The journal of21st Century Chinese Poetry 《廿一世纪中国诗歌》is an independent journal committed to showcasing the best of contemporary Chinese poetry. We exist to discover and celebrate poetry and the Chinese poets that write them with the largest possible Anglophone audience.
In the early twentieth century, The May Fourth Movement (1917-1921) launched an era where vernacular Chinese was for the first time accepted as a legitimate poetic voice. This was followed by an outpouring of verse written in 'plain speech' by people from all walks of life in contrast to the classical, elitist poetic forms of imperial China.
A century has now almost passed since these 'new' poetic voices emerged. Vernacular poetry has continued to blossom in poetry journals and in cyberspace.
The editor and translators at 21st Century Chinese Poetry are committed to translating poets from across China who would otherwise remain virtually unknown to Western audiences.
All enquiries, suggestions and corrections regarding 21st Chinese Poetry should be directed to Meifu Wang at:
Founder and Editor
Poem of the day 一日一首
- by Zhang Zhanyuan
- Let me extract colors from the four seasons,
- starting with the first day of spring until winter solstice:
- green from spring wheat, red from wolfberries,
- yellow from golden rice, and purple from sweet eggplants.
- I am now too old to climb a three-foot wall,
- and age spots snuck up at night to embarrass me,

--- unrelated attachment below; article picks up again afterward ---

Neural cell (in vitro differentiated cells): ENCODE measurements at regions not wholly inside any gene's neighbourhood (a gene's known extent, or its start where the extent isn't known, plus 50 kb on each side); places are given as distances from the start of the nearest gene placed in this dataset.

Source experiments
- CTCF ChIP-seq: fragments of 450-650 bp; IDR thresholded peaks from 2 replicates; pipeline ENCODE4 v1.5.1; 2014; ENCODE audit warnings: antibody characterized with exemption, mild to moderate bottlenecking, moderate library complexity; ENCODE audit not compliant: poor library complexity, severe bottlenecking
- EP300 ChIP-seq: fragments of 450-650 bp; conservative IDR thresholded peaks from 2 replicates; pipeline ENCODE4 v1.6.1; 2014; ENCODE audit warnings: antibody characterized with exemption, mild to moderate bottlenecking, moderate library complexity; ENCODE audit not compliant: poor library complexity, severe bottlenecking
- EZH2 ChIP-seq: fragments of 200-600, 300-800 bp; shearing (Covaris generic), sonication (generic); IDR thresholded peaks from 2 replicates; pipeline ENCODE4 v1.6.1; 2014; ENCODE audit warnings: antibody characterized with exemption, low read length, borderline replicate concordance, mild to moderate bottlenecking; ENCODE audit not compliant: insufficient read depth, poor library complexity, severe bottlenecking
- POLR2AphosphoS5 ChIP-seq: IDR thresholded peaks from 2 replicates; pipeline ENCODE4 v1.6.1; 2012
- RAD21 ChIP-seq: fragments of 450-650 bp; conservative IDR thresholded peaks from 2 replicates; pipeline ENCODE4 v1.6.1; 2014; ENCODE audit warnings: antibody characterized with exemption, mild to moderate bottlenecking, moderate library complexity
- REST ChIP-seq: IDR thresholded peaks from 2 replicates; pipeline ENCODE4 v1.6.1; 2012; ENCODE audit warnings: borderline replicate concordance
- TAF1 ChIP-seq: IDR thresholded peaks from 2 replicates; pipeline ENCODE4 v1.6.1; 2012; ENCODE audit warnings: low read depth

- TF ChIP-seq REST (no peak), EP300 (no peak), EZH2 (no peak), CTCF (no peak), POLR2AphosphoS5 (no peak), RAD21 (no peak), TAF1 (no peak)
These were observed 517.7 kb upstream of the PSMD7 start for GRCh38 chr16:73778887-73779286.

- but today I shall remodel
- and adorn myself with a rainbow.
- My heart opens up to let in a touch of green,
- which will soon turn into a spring field
- for galloping horses, flowers and butterflies;
- A herd of clouds jostle in the blue blustery sky.
- Then I will add red to my blood,
- so it will turn passionately into fiery azaleas
- that roll like a banner across the hills,
- where crickets sing under a radiant sky.
- I will have a handsome plaid shirt made
- of yellow, purple, and white —-
- yellow for rapeseed flowers,
- purple for grape juice from Turan,
- and white for virgin snow.
- The collar will be bamboo green
- and the flowing sleeves rosy clouds.
- Wind, rain, thunder and lightning,
- the storm has recharged me,
- thus I dance like a crane in the clouds
- and fly between mountains dripping with dew.
- Who’s hinting at sixty bygone years?
- Oh, no, fairer to say
- a tree of thirty rings!
- from 21st Century Chinese Poetry, No. 2